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Citadel Sale Looks Like E*Trade Rally Killer

The decision of E*Trade's largest investor, Citadel Investments, to trim its considerable stake in the company looks like a real rally killer.



) -- The decision of

E*Trade Financial's

(ETFC) - Get E*TRADE Financial Corporation Report

largest investor, Citadel Investments, to trim its considerable stake in the company looks like a real rally killer.

That's the view of analysts at FBR Capital Markets following Wednesday's news of Citadel's massive secondary sale. Originally announced at 170 million shares, the offering swelled to 172 million shares when it priced this morning at $1.75 per. E*Trade shares have predictably fallen in line with the roughly 5% discount to Wednesday's closing price of $1.84. They were off 6.5% late in Thursday's session on volume exceeding 250 million, more than six times the issue's trailing three-month daily average.

"Although the company is not raising capital in this offering, we believe this could create some significant selling pressure in the near term," FBR Capital says in its note to clients, continuing: "

Many investors who are sitting on recent gains in the stock may choose to take profits to avoid the potential risk of additional sales by Citadel, which owns stock and debentures that are convertible into nearly one billion shares."

E*Trade shares were up 4.6% year-to-date through Wednesday's close, and the stock made a run earlier this week at getting above $2 on an intraday basis for the first time since late September but stalled at a high of $1.99 on Monday. The close at $1.90 last Friday was the stock's highest finish of 2010.

FBR Capital breaks down the sale in its note, saying the amount of stock coming into the market represents about 17% of Citadel's total E*Trade stake, which consists of 185 million common shares, along with zero-coupon convertible debentures convertible into another 795 million common shares.

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Noting that last time around Citadel sold E*Trade stock between Sept. 22, 2009 and Oct. 9, 2009 it unloaded 202 million shares at an average price of $1.91 per share, FBR Capital says timing of this announcement with the shares near $2 suggests that level is a near-term ceiling for the stock that "investors are likely to discount."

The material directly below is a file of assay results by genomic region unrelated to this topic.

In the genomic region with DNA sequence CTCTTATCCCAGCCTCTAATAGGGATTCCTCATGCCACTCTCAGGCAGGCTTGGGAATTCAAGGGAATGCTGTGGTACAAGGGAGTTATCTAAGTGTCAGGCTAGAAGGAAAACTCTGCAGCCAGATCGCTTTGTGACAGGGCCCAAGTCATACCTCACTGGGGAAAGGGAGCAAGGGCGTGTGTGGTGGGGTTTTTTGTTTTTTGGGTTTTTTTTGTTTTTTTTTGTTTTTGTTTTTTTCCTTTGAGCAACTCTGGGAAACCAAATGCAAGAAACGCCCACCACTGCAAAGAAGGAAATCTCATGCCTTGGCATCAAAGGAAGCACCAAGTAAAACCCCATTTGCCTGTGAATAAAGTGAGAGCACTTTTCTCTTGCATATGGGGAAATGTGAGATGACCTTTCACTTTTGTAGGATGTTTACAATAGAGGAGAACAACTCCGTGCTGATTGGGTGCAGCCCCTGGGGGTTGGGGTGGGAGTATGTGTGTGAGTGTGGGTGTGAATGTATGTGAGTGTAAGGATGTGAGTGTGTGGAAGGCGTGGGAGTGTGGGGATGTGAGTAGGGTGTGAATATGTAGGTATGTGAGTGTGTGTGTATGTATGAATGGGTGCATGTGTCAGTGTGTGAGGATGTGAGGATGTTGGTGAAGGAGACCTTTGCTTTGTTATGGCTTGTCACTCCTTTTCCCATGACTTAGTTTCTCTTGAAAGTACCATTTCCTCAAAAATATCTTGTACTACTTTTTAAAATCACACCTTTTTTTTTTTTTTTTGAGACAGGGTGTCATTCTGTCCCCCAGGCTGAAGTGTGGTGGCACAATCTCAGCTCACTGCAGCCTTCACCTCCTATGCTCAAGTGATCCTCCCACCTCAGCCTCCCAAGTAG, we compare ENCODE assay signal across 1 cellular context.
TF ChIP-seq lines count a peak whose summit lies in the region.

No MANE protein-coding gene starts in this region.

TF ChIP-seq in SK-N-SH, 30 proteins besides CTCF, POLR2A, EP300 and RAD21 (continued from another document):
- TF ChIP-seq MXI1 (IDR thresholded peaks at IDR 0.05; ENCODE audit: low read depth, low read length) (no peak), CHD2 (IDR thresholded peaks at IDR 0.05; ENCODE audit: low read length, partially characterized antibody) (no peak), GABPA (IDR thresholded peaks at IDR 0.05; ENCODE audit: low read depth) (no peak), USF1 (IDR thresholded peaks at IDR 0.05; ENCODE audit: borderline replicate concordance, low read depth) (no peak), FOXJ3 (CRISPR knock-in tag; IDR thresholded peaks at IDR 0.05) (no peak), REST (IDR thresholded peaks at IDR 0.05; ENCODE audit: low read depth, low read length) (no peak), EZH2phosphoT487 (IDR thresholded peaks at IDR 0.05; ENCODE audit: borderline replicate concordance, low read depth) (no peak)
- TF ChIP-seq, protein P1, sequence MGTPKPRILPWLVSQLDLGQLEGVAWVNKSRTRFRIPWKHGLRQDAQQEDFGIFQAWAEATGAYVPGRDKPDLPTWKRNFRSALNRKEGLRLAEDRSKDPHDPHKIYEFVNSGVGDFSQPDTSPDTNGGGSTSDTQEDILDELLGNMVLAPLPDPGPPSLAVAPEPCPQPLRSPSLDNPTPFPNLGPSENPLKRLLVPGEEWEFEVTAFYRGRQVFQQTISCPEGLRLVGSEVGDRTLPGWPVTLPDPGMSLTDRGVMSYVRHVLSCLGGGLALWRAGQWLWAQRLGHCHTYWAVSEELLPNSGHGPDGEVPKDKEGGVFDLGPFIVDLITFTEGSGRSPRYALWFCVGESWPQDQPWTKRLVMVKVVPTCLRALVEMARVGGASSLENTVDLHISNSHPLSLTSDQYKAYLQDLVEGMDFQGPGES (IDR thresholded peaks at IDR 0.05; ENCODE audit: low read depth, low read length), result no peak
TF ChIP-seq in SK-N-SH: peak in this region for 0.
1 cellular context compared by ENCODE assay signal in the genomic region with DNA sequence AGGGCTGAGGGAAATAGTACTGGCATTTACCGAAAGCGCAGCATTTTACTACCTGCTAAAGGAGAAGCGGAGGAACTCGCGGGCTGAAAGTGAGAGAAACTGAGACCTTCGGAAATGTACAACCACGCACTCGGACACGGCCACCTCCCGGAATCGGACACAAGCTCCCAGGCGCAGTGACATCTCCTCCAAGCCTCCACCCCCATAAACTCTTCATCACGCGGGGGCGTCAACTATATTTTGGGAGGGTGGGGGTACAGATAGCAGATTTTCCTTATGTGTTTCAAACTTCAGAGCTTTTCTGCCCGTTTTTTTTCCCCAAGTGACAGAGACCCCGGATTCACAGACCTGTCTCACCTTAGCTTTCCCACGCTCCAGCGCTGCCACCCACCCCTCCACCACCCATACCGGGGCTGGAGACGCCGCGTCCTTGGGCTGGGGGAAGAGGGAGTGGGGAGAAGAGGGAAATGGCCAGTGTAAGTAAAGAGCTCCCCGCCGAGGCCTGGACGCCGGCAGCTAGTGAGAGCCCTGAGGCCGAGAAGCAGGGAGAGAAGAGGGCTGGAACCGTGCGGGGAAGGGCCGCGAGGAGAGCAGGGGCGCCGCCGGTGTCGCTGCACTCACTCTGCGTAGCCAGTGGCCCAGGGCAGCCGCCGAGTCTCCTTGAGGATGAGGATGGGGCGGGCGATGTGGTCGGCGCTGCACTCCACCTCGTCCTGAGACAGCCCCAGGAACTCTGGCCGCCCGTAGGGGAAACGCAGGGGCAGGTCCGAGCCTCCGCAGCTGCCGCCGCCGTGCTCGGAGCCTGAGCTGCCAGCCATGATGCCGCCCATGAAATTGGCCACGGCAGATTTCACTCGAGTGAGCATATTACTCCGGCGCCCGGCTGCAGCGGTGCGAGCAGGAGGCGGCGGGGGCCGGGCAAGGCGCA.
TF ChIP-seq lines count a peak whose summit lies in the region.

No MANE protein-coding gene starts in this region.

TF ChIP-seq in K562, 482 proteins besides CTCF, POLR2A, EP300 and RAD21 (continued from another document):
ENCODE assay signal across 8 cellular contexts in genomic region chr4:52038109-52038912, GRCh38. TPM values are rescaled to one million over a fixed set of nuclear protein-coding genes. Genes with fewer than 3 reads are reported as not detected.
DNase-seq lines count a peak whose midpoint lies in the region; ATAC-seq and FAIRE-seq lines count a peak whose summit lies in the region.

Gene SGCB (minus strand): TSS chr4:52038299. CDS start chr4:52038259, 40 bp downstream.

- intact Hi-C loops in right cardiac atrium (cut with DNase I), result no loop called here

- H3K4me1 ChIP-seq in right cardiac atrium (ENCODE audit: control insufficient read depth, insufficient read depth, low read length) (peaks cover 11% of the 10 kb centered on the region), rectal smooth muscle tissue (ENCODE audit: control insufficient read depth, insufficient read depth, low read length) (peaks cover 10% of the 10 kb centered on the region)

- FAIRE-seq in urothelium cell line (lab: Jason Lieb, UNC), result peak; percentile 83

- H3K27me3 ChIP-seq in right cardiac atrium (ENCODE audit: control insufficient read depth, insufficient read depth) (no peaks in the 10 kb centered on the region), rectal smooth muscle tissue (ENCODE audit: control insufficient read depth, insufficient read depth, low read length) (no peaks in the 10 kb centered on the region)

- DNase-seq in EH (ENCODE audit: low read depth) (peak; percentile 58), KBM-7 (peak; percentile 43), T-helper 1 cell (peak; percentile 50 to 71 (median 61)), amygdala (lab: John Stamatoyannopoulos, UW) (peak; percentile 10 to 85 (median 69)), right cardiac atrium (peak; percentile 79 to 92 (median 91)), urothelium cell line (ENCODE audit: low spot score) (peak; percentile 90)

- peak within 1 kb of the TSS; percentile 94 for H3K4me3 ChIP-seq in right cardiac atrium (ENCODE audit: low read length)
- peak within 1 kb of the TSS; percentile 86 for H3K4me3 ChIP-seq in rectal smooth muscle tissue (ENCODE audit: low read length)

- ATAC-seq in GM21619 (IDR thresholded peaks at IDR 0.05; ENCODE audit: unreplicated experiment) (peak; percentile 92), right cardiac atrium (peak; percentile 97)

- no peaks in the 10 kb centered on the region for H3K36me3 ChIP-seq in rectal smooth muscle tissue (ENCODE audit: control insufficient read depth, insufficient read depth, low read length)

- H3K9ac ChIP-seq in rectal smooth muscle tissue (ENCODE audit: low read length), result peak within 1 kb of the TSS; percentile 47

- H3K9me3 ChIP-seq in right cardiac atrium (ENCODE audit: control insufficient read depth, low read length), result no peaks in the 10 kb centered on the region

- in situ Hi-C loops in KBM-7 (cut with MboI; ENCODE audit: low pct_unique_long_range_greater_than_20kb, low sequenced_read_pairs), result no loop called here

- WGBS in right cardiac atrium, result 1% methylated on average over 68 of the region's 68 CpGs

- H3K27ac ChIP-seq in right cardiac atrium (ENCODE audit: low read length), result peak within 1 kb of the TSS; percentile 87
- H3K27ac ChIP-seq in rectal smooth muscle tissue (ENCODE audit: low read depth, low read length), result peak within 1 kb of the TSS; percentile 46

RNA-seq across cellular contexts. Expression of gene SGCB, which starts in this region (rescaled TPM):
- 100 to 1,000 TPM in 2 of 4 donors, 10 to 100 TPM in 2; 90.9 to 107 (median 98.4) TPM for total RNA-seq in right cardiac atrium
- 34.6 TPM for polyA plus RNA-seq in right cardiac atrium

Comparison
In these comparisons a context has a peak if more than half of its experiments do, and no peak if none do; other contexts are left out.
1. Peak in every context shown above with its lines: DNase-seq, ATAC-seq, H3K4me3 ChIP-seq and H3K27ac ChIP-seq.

The firm also points out that Citadel's cost basis on the convertible debentures is roughly $1.03 per share, so it's sitting on a substantial profit even if the stock pulls back in the wake of this announcement.

As always seems to be the case with E*Trade, the acquisition question also comes up in FBR Capital's comments. The firm notes that Citadel, despite its roughly 34% stake (pre-secondary) in the company, is essentially a passive investor because regulations prohibit it from having management control over the company's bank. In that context, FBR Capital believes selling some of the stock at these levels makes sense, but like the idea of a buyout would be better.


A slow unwind of such a significant position over the course of E*Trade's turnaround seems to be a prudent move," the firm says. "Nevertheless, we believe the most favorable exit strategy for Citadel would be through a sale of the entire company, thereby avoiding having to dribble out such a large number of shares into the market over time."

A detail that investors with a long-term horizon can take heart in is that Steven Freiberg, who came on board as CEO in late March, is putting his own money on the line, purchasing $1 million worth of the stock in the sale. Freiberg, a former


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executive, has annual salary of $1 million with a cash bonus target is $3 million as well as equity incentives, but it's still a good sign to see top executive reach in his own pocket to buy the stock.


Written by Michael Baron in New York.